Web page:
Every four years Caffeinated Politics has made an endorsement for president. Each of the past four elections my sentiments were sincere, and the policy highlighted met with the needs of the time. This year I again make my call for president, but the issue driving my reasoning is by far the most important of my lifetime. That is because presidential character is on the ballot. This is the one election in our lifetime we absolutely must get correct.
The continuous bombast, crudeness, and reckless behavior from Donald Trump over the past four years were far more than this nation should have had to endure. It was due to his rants and childish ways that I retreated during a portion of each day to read history. I simply sought refuge from his self-generated chaos. But the reading always underscored the stark differences about leadership, decency, and virtue from the past as opposed to the sad reality of Trump.
Earlier this year I read the 1912 nomination speech from Warren G, Harding, then an Ohio newspaper editor, for President William Taft at the Republican Convention. The following portion showcases one of those moments of the stark contrast between then and now.
The nomination speech declared that Taft was “as wise and patient as Abraham Lincoln, as modest and dauntless as Ulysses S. Grant, as temperate and peace-loving as Rutherford B. Hayes, as patriotic and intellectual as James A. Garfield, as courtly and generous as Chester A. Arthur, as learned in the law as Benjamin Harrison, as sympathetic and brave as William McKinley……”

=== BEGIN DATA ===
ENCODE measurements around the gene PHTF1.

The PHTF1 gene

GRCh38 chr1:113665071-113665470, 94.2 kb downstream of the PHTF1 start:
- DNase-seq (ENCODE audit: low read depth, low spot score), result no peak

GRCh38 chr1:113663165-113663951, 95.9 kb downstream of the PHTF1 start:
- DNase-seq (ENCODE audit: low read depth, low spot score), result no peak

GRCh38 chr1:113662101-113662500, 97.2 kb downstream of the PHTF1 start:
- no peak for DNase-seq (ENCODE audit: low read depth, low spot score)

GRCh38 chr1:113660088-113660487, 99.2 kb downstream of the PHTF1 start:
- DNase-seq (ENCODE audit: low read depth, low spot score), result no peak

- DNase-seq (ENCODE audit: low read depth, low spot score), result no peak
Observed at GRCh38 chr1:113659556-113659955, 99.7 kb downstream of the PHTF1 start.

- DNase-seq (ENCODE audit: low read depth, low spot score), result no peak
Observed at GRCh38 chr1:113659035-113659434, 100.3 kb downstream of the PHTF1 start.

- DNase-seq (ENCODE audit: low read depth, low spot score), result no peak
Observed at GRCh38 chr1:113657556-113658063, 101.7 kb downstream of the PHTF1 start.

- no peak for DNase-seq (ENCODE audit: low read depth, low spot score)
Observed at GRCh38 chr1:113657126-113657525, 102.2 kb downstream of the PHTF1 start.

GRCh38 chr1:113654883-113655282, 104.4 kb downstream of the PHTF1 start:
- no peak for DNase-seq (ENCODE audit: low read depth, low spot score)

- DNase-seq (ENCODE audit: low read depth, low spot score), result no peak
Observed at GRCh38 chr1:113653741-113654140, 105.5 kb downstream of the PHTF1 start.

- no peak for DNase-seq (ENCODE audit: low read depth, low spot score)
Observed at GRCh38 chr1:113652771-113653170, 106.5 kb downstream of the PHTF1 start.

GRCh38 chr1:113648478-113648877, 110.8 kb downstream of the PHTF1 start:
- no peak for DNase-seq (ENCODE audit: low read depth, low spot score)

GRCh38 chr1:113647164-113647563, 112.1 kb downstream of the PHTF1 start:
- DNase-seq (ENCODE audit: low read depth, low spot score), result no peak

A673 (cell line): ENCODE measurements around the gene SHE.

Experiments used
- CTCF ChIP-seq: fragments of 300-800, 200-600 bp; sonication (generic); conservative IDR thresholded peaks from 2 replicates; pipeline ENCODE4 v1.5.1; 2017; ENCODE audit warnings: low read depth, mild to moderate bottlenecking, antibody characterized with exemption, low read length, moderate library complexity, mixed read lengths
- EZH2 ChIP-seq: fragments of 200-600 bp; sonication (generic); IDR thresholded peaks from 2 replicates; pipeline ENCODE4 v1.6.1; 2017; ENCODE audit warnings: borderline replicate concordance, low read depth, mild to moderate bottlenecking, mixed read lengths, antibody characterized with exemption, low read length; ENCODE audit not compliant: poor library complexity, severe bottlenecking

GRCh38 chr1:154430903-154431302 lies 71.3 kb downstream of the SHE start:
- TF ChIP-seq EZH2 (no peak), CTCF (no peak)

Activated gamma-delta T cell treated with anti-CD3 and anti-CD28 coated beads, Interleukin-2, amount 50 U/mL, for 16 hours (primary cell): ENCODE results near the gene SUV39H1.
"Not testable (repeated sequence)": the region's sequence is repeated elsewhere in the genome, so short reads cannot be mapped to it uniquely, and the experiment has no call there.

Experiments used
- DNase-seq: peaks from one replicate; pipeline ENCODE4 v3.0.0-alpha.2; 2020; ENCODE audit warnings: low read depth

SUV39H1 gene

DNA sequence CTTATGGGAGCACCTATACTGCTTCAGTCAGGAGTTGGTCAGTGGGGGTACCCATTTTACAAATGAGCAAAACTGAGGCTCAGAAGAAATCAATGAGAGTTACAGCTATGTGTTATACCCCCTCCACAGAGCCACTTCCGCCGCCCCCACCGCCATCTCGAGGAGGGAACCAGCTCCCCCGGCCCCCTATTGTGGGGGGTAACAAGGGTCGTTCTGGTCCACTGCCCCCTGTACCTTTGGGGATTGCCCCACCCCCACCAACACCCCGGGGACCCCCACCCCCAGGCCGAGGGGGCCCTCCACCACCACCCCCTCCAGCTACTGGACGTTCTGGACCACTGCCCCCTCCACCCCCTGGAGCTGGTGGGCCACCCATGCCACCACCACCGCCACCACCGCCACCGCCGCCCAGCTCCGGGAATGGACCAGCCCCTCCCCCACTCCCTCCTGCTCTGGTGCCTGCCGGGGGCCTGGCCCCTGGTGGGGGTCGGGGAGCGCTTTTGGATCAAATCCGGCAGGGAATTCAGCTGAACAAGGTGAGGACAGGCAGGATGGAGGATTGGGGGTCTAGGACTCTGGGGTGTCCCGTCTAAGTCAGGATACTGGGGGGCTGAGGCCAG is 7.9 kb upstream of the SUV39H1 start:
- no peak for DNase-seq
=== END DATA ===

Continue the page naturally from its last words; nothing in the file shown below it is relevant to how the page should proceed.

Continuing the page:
No honest person in the Republican Party today could pen a similar type of statement about Trump. No one in the future will wish to have their political career attached to Trump. Character, after all, is not a word that anyone can employ in a favorable way towards Trump.
We have always had a president in our nation who was able to show empathy and use words from the office to bring a nation together during times of crisis. That quality of a president has never, perhaps, been understood more clearly than now when we view its glaring absence.
I was on-air at WDOR the night President Reagan spoke to the nation following the horrific explosion of Space Shuttle Challenger. In my lifetime there is perhaps no other speech that so clearly demonstrates the role of a president at times of national crisis, or the heights of rhetorical balm that can come with the office. I sat in the broadcast studio and was moved to tears. Contrast national moments such as that one to the current occupant in the White House who continually stokes words to further the anger and resentments of people for partisan advantage.
Two episodes ring out that clearly demonstrate Trump’s lack of a sound character being most obvious, and troubling. During the 2016 campaign, he made fun of a disabled journalist. It was a truly pathetic display. During his term in office, he made one of the most gut-wrenching displays when he showed poor behavior toward the widow of Army Sgt. La David Johnson, who was killed in Niger. Trump failed to offer comforting words and then petulantly defended himself on Twitter. It was almost unbearable to watch play out on the national stage. The lack of his empathy allowed for some of his lowbrow followers to bring down a withering barrage of abuse on the grieving widow during what we all know was the worst moment of her life.